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Finally Friday: Doug Seegers and Good Morning Bedlam

Americana music needs its wise, gray-haired masters, male and female, to keep the legacy alive, just as it needs its youth brigade stirring up novel ideas. That’s what this week’s pairing on Finally Friday reminds us. But in a curious twist, the elder has been on the scene only a few years longer than the youngsters. Because Doug Seegers didn’t get “discovered,” if that’s the right word, until just a few years ago. And the story, in case you haven’t heard it, is remarkable.

Seegers grew up on Long Island and took his interest in country music to Austin, TX, where he crossed paths for a time with Buddy Miller way back in the 1970s. But Seegers set that career aside and raised a family back in New York State. Decades go by, and things turn darker for Doug. He finds himself in Nashville with substance abuse issues and no fixed address, playing on the streets for tips. People hearing Doug’s fibrous blue voice and insightful original country songs could tell he had something special, but no A&R human in Music City figured this out. It took a documentary TV crew from Sweden.

The show was “Jill’s Veranda” which featured singer and songwriter Jill Johnson and guest artists. When she aired the footage of Doug Seegers, then 62, playing his song “Going Down To The River,” Sweden went nuts for the guy. He took his first plane ride ever over there to test his other material and it went over. Concord Records picked up on this vibration and released a debut album, which was hailed as one of the finest roots recordings of the year, and not just because it had Buddy Miller and Emmylou Harris on it as guests. Seegers songs are penetrating, picturesque and deeply country, but with little surprises that challenge conventions. He sounds like he knows things not of this world, and it’s no surprise he released an album of Hank Williams songs in 2017.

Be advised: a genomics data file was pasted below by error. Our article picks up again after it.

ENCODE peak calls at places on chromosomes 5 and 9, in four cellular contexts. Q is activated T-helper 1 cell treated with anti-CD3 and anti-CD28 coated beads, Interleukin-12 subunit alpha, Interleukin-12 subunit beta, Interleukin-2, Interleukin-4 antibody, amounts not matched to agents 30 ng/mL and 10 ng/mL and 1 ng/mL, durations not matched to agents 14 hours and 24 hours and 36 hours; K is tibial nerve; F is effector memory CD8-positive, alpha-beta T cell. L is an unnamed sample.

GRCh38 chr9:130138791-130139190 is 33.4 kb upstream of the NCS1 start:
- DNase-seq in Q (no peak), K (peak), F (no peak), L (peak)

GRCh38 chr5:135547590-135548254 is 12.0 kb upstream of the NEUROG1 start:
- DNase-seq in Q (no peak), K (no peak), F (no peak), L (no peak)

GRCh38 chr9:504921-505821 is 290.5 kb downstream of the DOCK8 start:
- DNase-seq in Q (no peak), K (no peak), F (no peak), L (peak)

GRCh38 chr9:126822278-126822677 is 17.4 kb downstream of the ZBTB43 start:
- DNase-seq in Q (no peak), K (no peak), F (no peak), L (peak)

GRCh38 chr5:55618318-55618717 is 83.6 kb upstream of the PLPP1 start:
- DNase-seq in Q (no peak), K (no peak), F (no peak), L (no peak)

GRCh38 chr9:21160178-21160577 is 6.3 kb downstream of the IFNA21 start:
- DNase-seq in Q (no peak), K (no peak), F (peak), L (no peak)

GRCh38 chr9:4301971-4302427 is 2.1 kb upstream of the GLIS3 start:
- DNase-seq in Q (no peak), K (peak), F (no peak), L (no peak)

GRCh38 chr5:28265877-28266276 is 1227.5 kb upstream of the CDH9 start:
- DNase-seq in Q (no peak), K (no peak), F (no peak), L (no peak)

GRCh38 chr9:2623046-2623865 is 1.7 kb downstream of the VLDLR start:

Most recently, Seegers issued A Story I Got To Tell in 2019. We’re not yet if he’s got new music coming soon. But his session on Friday will give us a chance to find out what he’s up to.

Good Morning Bedlam comes from Minneapolis, MN with what they’ve called “furious folk.” This acoustic trio can bring a gentle newgrass lift in the vein of Nickel Creek or they can swing in hard gypsy style or punk out a bit on stage, reminiscent of the early Avett Brothers. As I surfed through the singles the group released in 2021, it was a real ride, stylistically speaking. But that’s what the band has made its mission, according to frontman Isaak Gill Elker in the band’s bio: “We want to surprise our audience from song to song. Rather than creating our music to fit a genre, we allow it to be an outpouring of our own stories and unique sound.” Besides Isaak, the group includes his wife Victoria on bass and Sophia Mae on violin. All three sing, and that’s one of their strongest suits, after their sheer sense of adventure.

GMB had the sour luck to launch their concerted road life just before the pandemic, but they made the most of it, playing 200 shows in 2019 and winning the John Hartford Memorial Festival Band Competition in the process. They’ll be releasing their album Lulu in early February followed by a string of midwest dates.

Craig Havighurst is WMOT's editorial director and host of The String, a weekly interview show airing Mondays at 8 pm, repeating Sundays at 7 am. He also co-hosts The Old Fashioned on Saturdays at 9 am and Tuesdays at 8 pm. Threads and Instagram: @chavighurst. Email: craig@wmot.org